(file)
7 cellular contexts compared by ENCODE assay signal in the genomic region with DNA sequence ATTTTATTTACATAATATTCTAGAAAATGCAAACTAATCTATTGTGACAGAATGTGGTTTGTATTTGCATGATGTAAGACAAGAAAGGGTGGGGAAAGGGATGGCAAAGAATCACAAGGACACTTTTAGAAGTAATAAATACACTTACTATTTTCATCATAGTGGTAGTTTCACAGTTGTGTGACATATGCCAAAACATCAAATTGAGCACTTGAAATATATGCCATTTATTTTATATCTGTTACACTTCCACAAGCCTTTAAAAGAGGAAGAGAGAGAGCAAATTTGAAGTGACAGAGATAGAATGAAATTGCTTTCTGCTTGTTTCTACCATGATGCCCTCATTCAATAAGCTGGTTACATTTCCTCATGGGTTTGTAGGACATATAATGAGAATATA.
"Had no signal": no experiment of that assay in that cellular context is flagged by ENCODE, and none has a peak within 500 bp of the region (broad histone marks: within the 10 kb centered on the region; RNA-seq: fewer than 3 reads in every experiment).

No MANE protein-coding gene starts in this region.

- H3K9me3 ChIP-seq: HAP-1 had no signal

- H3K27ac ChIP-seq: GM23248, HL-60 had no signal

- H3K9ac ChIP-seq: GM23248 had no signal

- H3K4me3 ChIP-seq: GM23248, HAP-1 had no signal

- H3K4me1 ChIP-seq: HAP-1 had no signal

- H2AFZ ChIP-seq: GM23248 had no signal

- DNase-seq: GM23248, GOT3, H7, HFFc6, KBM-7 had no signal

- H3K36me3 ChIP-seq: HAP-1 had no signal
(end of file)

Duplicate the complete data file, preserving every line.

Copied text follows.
7 cellular contexts compared by ENCODE assay signal in the genomic region with DNA sequence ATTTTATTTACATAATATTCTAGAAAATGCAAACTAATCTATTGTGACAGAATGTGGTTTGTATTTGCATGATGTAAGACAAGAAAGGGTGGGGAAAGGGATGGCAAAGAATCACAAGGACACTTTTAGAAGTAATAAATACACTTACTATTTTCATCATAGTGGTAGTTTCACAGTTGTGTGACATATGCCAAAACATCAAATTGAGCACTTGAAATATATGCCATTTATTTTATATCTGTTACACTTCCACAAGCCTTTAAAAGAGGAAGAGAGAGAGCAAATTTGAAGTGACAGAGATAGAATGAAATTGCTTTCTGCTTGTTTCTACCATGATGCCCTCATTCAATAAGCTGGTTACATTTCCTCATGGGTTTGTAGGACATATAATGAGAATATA.
"Had no signal": no experiment of that assay in that cellular context is flagged by ENCODE, and none has a peak within 500 bp of the region (broad histone marks: within the 10 kb centered on the region; RNA-seq: fewer than 3 reads in every experiment).

No MANE protein-coding gene starts in this region.

- H3K9me3 ChIP-seq: HAP-1 had no signal

- H3K27ac ChIP-seq: GM23248, HL-60 had no signal

- H3K9ac ChIP-seq: GM23248 had no signal

- H3K4me3 ChIP-seq: GM23248, HAP-1 had no signal

- H3K4me1 ChIP-seq: HAP-1 had no signal

- H2AFZ ChIP-seq: GM23248 had no signal

- DNase-seq: GM23248, GOT3, H7, HFFc6, KBM-7 had no signal

- H3K36me3 ChIP-seq: HAP-1 had no signal